Ethical Considerations. In 2023, several cases were reported of attorneys being fired and disciplined for submitting briefs, generated using AI, that contained nonexistent cases.1 These cases are cautionary tales, not only about the limitations of AI but also about attorneys who did not meet their ethical obligations of oversight and due diligence. These failures to personally verify the accuracy of the briefs submitted to the court would have also been misconduct if legal interns, rather than AI, had produced the briefs. The same rules and ethical obligations apply no matter who or what generates the document.

    As with any technology used in legal practice, focus must remain on the ethics rules. Several bar associations and ethics committees have issued guidelines on the ethical use of AI.2 In 2024, unfortunately, I expect more reports of attorney misuse of AI, as well as more guidelines issued on the ethical use of AI in the practice of law.

    Governmental and Judicial Guidelines. In 2023, some federal governmental officials took actions or made comments in an effort to deal with the potentially negative aspects of AI.3 Additionally, judges in several federal jurisdictions have issued standing orders for their courts requiring lawyers to submit affidavits or certificates regarding the use of AI in any filings.4 I anticipate additional governmental and judicial guidelines will be issued in 2024. It remains to be seen whether such actions will succeed as intended or will have unintended consequences.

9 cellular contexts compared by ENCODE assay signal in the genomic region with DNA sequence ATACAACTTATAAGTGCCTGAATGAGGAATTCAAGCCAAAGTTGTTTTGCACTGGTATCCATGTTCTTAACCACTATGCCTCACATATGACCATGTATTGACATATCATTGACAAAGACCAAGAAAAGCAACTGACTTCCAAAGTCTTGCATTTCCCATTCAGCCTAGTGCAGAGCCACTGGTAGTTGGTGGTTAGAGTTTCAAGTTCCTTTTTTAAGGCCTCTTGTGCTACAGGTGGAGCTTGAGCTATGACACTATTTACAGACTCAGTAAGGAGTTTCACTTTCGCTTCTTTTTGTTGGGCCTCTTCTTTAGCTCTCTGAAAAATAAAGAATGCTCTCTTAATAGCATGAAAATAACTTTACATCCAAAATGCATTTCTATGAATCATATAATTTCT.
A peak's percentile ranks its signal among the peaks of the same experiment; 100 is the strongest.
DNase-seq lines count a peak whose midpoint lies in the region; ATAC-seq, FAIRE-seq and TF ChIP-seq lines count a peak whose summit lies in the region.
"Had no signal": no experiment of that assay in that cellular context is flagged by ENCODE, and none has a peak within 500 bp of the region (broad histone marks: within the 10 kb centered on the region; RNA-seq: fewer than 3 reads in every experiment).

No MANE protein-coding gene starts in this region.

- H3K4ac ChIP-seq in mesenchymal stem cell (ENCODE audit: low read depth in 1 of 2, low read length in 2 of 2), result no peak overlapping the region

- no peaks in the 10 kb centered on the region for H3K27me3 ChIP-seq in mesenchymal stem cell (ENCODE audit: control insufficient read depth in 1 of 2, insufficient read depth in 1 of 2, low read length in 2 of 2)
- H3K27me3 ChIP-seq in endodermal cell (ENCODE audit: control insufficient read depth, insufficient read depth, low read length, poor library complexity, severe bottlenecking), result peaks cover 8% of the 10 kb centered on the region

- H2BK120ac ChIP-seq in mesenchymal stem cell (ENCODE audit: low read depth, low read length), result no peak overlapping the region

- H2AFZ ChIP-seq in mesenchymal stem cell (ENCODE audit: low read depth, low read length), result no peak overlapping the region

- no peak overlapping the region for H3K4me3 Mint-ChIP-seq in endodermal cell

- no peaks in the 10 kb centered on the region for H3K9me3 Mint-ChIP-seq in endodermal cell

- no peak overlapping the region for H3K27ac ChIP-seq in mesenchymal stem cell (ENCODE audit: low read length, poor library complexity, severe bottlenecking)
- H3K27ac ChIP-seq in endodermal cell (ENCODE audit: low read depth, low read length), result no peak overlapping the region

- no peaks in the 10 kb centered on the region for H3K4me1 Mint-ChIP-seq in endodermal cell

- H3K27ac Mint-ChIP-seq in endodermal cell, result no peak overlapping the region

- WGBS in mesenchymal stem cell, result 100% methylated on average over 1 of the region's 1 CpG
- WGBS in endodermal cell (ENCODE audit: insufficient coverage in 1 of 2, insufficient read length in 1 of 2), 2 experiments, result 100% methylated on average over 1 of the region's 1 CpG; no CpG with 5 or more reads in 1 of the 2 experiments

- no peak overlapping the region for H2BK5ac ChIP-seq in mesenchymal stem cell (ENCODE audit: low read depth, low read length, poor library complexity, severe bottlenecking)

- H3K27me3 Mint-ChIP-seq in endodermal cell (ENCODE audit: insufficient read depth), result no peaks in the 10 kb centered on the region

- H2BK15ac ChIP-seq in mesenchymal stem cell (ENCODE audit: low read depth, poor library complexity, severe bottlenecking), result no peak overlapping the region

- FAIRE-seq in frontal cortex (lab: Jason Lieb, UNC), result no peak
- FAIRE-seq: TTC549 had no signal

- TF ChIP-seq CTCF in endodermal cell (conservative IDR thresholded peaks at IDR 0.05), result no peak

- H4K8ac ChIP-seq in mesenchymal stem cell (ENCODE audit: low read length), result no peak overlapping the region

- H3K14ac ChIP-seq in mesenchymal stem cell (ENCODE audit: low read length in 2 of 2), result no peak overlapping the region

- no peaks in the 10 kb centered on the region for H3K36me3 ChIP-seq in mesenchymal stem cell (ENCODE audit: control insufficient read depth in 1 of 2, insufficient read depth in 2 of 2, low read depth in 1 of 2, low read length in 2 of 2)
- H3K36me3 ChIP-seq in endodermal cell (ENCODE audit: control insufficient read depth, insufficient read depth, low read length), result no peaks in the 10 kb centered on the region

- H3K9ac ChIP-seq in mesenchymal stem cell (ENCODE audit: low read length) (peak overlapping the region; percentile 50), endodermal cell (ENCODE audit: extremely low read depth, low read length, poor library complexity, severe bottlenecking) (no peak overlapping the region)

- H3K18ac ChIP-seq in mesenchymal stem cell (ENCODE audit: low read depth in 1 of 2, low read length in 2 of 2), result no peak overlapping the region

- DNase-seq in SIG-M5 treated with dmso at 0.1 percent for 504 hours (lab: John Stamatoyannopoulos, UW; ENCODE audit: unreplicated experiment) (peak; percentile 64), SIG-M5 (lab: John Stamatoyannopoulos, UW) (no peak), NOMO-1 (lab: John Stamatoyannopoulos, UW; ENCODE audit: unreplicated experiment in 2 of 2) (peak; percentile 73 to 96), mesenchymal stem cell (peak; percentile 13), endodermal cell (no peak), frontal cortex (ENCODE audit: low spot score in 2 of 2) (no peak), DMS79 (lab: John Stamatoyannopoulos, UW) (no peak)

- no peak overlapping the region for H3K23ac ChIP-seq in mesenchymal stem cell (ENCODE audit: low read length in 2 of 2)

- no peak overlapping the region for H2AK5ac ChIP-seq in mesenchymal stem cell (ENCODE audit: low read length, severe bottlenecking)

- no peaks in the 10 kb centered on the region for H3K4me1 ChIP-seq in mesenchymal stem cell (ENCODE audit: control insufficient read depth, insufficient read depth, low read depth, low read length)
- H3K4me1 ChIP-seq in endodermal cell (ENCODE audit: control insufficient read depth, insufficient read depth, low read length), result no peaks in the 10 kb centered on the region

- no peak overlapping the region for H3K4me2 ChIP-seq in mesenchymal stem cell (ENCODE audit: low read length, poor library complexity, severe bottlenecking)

Repetitive and data-intensive tasks such as document review, contract analysis, ediscovery, and legal research are prime targets for AI automation.

    Law Firm Succession

    In the U.S., as of the last census, “the share of residents 65 or older grew by more than a third from 2010 to 2020 and at the fastest rate of any decade in 130 years.”5 The percentage of State Bar of Wisconsin members who are 60 years old or older reflects this trend. Among solo practitioners who are active members in good standing, 56% are age 60 or older, and 28% are age 70 or older. Thus, more attorneys will need to consider how to pass on their law practices to younger lawyers.